Primary care doctors worldwide could be forgiven for feeling stuck in the middle of a supply and demand crisis, with the need to balance increasingly complex care for patients with provision of same-day access for all. Optimisation of workflow within primary care is essential to maintain this balance, so that the entire primary care team can be used effectively, while providing safe, cost-effective care that satisfies patient demands. Demonstrations of access to primary care are often viewed by policy makers as a measure of overall success (or failure) of care.
In 1972, Liggins and Howie reported results of their landmark randomised controlled trial of antenatal corticosteroids for the prevention of respiratory distress syndrome associated with preterm birth. That trial provided clear evidence for the drug's efficacy to reduce respiratory distress syndrome and mortality in the 1218 infants enrolled. However, it was not until the publication of a consensus statement by the US National Institutes of Health (22 years and 12 trials later, involving an additional 2138 infants), that this simple and cost-effective treatment was widely adopted.
In 2015, The Lancet will again devote an issue of the journal to health care and clinical research in China—our sixth such themed issue. All Lancet titles welcome submissions from China throughout the year, and we would now like to invite submissions of high-quality research from China, or from research teams working on health in China, specifically for this forthcoming issue of The Lancet.
The Office of the High Commissioner for Human Rights (OHCHR) is bankrupt. The High Commissioner's Office isn't an office, of course. It is the UN's chief human rights body, employing over 1000 people. Its mandate is to promote and protect all human rights, including the right to health. But OHCHR is alleged to be $20 million in the red, facing the prospect of cutting jobs and programmes. OHCHR receives only 3% of the UN's total budget, a pitifully small amount (the figure for 2014–15 is $174 million, several million dollars less than it was in 2012–13).
Three experimental treatments for Ebola are being fast-tracked into human trials in west Africa with recruitment due to start next month. Dara Mohammadi reports.
Brian Owens examines the rise of academic social networking websites, such as Academia.edu and ResearchGate, and asks researchers how these sites are shaping their careers.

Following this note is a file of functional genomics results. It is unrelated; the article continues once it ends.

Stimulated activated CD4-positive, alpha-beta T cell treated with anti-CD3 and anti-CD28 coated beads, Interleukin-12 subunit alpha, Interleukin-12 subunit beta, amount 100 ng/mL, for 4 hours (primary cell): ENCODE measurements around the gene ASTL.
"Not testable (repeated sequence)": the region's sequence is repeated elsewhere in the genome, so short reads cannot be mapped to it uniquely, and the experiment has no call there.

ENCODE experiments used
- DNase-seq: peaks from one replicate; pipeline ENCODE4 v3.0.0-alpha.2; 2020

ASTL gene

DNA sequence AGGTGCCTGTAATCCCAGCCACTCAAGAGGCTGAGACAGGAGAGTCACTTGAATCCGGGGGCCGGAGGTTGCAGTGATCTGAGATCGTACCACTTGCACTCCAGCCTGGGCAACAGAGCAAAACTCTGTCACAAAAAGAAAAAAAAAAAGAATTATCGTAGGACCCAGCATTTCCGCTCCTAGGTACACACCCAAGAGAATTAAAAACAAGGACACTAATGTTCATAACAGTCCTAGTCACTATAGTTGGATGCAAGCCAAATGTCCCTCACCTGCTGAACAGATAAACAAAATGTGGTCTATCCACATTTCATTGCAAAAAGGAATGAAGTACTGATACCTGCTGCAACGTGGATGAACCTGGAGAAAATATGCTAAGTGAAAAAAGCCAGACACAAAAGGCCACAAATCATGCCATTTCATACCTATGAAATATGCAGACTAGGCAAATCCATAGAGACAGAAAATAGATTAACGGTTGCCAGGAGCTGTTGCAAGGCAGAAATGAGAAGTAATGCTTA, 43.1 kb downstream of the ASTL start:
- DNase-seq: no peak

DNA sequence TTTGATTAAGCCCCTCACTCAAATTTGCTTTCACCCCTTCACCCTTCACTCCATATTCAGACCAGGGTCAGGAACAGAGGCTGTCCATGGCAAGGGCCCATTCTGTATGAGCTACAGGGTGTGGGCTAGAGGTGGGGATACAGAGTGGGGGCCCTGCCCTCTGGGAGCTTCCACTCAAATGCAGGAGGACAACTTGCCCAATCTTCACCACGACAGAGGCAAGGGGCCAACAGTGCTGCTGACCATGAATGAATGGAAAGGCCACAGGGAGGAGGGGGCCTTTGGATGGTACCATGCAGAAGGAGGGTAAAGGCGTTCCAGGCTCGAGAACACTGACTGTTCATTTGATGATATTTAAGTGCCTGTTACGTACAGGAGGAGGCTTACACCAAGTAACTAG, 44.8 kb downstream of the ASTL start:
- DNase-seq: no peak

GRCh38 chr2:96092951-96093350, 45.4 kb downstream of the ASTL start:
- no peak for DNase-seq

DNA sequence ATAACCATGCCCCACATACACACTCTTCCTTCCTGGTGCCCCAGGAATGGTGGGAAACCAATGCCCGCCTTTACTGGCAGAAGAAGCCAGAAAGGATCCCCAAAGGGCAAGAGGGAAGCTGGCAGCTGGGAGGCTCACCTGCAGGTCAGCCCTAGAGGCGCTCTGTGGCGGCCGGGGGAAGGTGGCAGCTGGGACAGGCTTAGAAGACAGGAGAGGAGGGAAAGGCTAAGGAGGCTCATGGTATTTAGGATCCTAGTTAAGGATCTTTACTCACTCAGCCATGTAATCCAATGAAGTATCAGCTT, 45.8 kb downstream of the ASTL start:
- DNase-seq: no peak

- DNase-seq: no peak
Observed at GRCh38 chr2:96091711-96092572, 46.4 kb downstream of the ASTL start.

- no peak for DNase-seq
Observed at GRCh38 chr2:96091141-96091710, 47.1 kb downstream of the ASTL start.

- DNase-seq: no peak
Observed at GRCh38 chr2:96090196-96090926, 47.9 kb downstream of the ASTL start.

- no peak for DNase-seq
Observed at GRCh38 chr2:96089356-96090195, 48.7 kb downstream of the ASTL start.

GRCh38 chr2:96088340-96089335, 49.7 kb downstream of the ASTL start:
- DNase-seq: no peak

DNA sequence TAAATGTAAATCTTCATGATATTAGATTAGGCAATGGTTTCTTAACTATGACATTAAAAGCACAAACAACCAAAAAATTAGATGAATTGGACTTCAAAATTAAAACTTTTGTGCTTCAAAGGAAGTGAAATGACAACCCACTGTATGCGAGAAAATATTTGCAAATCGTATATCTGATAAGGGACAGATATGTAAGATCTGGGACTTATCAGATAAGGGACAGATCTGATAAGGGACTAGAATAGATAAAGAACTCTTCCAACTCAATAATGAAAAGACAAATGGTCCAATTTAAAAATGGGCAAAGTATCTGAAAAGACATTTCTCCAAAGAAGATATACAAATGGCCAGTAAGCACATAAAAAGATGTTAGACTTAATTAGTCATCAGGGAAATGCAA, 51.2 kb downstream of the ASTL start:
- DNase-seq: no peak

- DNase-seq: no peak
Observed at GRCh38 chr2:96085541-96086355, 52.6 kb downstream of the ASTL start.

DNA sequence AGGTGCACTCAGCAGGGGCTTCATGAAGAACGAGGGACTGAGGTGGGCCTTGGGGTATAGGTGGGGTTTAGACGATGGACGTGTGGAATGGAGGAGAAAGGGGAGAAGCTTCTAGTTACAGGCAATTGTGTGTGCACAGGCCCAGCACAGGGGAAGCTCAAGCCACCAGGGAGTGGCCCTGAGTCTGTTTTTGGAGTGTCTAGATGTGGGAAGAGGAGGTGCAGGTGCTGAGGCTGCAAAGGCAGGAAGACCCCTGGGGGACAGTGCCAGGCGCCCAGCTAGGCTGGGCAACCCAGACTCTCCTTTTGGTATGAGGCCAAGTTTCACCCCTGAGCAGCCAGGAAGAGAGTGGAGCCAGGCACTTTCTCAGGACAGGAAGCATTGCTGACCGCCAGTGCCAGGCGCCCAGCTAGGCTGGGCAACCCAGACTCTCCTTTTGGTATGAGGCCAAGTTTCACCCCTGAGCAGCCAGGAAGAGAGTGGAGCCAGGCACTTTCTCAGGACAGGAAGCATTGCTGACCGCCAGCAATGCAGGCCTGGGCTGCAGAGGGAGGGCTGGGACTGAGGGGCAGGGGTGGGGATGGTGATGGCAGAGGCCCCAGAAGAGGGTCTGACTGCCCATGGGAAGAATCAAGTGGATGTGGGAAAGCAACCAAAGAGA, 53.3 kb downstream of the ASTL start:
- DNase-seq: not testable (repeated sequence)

A decade ago, an initiative was launched to strengthen Africa's science academies. Now, as the programme comes to an end, those involved review its achievements. Andrew Green reports.
Mike Leigh's Mr Turner catalogues unflinchingly the aches and afflictions of old age. Near the beginning of this absorbing bio-flick, which covers the last 25 years of the Romantic artist's life, Turner's elderly “Dadda” coughs up the contents of his lungs into a pot. Soon after we see him nailed to his deathbed by consumption, babbling about the madness that darkened the twilight years of Turner's mother.
“Rest in peace”: our organism's final state. Rest, though, is not usually invoked as a state without end, but as that which variously punctuates the ordinary course of things. It is repose, recuperation, stillness, respite, lying fallow. Rest can be applied to different kinds of entity at different scales—to physiologies (cells, brains, and organisms have “resting states”), to bodies, to minds, to landscapes. Rest, for many of us today, seems increasingly hard to find, whether in relation to an exhausted body, a racing mind, or a hectic city.
The plethora of comment and reflection on the First World War has overlooked the importance of that war for drug and alcohol control. Yet this war was crucial in the establishment of a system of international control for drugs that still endures today. It instituted models of control for alcohol that also had a lengthy life. In 2014, the First World War is still a potent presence so far as drugs and alcohol are concerned.